Reviewed by Mark Dickenson (May 2001)
As a general rule, cigars with larger ring gauges tend to be fuller flavoured (there is normally more ligero and less volado in the blend), smoke more smoothly and slowly, and heat less fast than those with small ring gauges. They also tend to be better made than the smaller ones (which are the sizes recently qualified apprentices start on). Cigars with small ring gauges have little or no ligero in the blend. Large ring gauge cigars are almost always the preferred choice âif there is no hurry- of connoisseurs or experienced cigar smokers
-'The Cigar Companion: The Connoisseur's Guide, 3rd Edition', Anwer Bati, Simon Chase'The Cigar Companion: The Connoisseur's Guide, 3rd Edition', Anwer Bati, Simon Chase
As a Hermoso #4 the Vegas Robaina Famosos join the distinguished company of the H.Upmann Connoisseurs #1, Rey del Mundo Choix Supreme, Romeo Exhibition #4, and Saint Luis Rey Regios, some of my favourite smokes. Under the marque of Vegas Robaina, the Unicos are particularly recommended; in December of last year, C.GARS Ltd provided me with one that remains to this day the best single smoking experience of my life. Would this Hermoso live up to the promise of its predecessors in this vitola, and the excellence of it's stable?
It was pleasing to discover that all three of the samples for the Famosos had a loose band. You might be like myself and want to be rid of this distraction as soon as possible so that there is nothing between oneself and the smoke. The second step in preparing the cigar for smoking gave pleasant surprises also. Two of the cigars had the type of rounded cap that Jamaica's Macanudo have been advertising recently (see issue 5 of 'Cigar Style'). It makes for an easy and clean cut with more margins for error than the square shouldered brother does, as featured in the third sample. Thus two were cut with the usual guillotine and the last with a punch. All three Famosos were crowned with a generous sized cap sitting atop the cigar like and umbrella. This was most welcome so that even a clumsy deep cut into the cap would not threaten the wrapper security.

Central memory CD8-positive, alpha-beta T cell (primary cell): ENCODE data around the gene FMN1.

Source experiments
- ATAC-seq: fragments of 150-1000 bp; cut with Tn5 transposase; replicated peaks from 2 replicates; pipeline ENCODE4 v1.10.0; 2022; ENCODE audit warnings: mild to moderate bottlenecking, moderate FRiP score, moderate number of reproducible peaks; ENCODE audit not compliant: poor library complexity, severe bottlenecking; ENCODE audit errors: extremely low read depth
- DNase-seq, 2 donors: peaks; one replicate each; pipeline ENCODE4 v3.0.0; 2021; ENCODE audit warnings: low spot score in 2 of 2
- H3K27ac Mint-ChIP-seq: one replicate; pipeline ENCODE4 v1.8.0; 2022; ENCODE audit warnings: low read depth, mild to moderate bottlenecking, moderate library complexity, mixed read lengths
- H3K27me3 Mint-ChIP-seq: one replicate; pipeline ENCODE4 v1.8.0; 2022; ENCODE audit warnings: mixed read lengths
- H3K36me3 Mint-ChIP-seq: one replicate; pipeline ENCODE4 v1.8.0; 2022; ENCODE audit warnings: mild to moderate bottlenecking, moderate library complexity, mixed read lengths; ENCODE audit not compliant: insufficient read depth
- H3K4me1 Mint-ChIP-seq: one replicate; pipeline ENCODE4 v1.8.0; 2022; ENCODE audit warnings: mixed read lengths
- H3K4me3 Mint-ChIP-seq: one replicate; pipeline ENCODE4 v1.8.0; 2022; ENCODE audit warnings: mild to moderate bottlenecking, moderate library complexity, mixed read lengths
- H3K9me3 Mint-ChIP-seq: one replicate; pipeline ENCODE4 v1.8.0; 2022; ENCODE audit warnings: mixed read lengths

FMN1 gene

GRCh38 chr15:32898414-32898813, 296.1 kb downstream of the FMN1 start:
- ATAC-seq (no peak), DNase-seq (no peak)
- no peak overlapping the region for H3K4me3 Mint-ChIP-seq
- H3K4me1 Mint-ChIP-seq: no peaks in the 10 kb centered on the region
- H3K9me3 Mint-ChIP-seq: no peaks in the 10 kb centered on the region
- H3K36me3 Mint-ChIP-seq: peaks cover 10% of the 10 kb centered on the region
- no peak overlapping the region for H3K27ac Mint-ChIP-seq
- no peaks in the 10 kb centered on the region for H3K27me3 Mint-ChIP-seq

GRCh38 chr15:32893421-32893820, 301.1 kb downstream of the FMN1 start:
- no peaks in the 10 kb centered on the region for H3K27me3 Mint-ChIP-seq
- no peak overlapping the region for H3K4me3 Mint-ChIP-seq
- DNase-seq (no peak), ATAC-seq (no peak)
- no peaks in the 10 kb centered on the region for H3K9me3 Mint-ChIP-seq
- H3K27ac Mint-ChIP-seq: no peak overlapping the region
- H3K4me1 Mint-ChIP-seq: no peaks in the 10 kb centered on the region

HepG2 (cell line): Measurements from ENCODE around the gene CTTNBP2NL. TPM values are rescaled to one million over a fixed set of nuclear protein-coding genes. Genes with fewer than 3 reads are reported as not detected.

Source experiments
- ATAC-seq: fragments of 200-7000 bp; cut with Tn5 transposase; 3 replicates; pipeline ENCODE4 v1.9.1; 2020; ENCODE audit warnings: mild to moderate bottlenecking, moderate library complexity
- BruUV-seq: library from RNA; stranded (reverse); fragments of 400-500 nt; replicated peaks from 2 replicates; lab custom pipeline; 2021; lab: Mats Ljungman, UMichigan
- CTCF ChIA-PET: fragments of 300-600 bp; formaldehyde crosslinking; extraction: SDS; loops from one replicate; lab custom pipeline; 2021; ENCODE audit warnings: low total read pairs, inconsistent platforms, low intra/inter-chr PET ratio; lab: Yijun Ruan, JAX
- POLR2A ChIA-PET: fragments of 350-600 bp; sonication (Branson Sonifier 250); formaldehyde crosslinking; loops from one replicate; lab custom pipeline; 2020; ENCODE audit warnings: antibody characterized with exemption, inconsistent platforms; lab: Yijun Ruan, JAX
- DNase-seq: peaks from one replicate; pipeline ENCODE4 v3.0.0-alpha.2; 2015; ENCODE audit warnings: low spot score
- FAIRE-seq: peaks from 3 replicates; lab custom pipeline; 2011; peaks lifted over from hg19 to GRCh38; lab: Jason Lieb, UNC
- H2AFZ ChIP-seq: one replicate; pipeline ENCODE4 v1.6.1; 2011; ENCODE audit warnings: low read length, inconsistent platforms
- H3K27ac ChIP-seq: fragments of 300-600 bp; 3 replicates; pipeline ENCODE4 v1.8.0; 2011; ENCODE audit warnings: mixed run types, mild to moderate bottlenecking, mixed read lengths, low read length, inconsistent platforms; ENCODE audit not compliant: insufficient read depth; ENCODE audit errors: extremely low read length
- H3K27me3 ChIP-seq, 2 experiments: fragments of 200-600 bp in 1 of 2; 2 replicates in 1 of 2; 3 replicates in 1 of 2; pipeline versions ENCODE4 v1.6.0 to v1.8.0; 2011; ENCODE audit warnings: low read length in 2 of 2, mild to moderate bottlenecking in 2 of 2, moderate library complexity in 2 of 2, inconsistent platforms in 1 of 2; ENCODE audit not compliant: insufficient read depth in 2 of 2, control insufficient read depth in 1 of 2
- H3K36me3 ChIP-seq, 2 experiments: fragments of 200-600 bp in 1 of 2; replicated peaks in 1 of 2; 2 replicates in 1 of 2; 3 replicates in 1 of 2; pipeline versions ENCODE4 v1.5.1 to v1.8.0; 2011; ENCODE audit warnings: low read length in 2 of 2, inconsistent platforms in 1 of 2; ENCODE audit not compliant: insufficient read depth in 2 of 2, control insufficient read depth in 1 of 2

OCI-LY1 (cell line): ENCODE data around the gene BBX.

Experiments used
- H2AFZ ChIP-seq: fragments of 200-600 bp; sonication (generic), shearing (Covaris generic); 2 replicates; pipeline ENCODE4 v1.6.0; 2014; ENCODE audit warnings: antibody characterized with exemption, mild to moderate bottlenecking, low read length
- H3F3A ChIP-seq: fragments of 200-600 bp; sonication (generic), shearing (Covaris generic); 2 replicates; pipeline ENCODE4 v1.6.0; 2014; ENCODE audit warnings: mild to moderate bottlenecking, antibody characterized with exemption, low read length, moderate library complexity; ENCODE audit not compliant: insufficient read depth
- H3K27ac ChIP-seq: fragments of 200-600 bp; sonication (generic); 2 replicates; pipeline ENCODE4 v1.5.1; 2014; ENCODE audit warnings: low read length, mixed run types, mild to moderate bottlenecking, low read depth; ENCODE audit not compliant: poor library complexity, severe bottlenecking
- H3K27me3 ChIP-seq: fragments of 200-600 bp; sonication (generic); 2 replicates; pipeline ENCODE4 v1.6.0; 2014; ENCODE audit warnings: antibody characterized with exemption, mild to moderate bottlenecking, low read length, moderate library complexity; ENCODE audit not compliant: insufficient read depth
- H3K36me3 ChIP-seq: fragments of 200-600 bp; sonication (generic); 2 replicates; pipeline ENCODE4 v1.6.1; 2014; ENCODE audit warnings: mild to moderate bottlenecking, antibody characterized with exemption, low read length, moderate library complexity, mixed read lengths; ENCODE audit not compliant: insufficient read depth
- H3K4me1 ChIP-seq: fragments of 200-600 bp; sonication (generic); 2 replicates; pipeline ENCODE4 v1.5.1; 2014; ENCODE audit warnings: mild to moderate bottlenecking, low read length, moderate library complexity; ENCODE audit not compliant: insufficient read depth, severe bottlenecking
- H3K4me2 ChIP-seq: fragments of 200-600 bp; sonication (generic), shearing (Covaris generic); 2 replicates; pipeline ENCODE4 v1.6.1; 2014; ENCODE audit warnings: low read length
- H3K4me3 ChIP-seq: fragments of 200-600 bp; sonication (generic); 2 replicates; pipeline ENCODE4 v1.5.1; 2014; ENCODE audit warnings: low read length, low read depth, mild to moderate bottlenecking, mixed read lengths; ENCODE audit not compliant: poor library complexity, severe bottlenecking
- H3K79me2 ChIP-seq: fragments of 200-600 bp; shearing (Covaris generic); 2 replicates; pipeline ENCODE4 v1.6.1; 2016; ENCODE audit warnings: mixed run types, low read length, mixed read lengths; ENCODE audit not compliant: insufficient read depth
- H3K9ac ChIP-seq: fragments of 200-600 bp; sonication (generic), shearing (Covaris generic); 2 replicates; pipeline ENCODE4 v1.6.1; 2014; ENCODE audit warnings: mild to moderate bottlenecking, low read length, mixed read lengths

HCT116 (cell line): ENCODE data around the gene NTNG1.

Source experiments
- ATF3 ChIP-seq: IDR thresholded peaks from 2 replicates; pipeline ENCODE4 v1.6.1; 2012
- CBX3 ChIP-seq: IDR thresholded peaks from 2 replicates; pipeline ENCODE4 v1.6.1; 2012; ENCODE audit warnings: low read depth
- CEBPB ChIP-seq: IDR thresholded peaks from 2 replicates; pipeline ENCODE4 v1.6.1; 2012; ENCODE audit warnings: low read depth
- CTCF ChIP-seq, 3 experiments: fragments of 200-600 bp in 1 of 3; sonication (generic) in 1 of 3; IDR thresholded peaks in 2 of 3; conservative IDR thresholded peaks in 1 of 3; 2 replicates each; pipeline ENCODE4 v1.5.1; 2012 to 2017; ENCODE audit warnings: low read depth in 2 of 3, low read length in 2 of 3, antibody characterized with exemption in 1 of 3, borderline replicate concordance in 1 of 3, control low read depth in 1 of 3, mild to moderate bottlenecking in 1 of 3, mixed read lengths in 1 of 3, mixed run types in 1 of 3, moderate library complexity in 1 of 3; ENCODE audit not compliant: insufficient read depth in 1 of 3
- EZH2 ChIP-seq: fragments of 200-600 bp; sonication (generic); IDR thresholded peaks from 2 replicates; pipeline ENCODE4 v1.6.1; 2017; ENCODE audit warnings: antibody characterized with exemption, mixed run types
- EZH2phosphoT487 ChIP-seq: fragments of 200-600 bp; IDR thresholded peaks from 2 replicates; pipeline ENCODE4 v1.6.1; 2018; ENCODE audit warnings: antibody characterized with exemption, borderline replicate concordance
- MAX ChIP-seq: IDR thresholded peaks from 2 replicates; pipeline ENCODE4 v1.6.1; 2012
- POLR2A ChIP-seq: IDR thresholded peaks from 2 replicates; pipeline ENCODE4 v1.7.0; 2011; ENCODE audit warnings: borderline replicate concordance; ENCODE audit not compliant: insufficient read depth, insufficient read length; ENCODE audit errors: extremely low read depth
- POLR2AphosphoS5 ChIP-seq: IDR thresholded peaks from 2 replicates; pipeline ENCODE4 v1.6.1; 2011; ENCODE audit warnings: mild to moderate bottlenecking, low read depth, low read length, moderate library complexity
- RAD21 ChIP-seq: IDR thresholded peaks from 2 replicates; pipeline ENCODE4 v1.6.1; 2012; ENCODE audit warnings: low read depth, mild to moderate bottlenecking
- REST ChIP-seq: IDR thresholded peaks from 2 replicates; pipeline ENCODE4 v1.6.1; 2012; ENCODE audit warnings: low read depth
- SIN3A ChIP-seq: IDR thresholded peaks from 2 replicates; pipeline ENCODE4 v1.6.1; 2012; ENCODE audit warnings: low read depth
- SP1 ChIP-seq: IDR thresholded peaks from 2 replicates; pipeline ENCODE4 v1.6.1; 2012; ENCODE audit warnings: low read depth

These cigars were gently box-pressed but not severely so, as can sometimes seem a crude attack on their natural shape. The Famosos provided a mostly unassuming pre-light scent, none at all for one of the samples and only a delicate fragrance from its siblings. All bore silky lustrous wrappers, one with an especially appealing oily sheen to the cap end. One has no hesitation in declaring the wrapper construction on all of these samples as an easy 9/10. However, it would have been nice to see a little more colour; my untrained eye puts the shade at somewhere between a Colorado and Colorado claro.
Each sample I found to be mostly kind on the nose, with no ammonia related harshness at all. My first smoking of a Famoso reminded at first of the classic tobacco flavour of a Punch, but then lifted with a sophisticated aspect that I would not normally attribute to that brand. Then I began to understand why, the flavour rushed towards the alcoholic complexity of a Saint Luis Rey, albeit rather more accessible. Unusually for myself, this smoke was more enjoyable on the palate than in the nose. My feeling was that I may not have helped the full enjoyment of the cigar by smoking in the morning because it was rather full in flavour, more suited to the evening. When this cigar was re-lit after the halfway point, it was in brutal form and I could not continue with it, which was disappointing.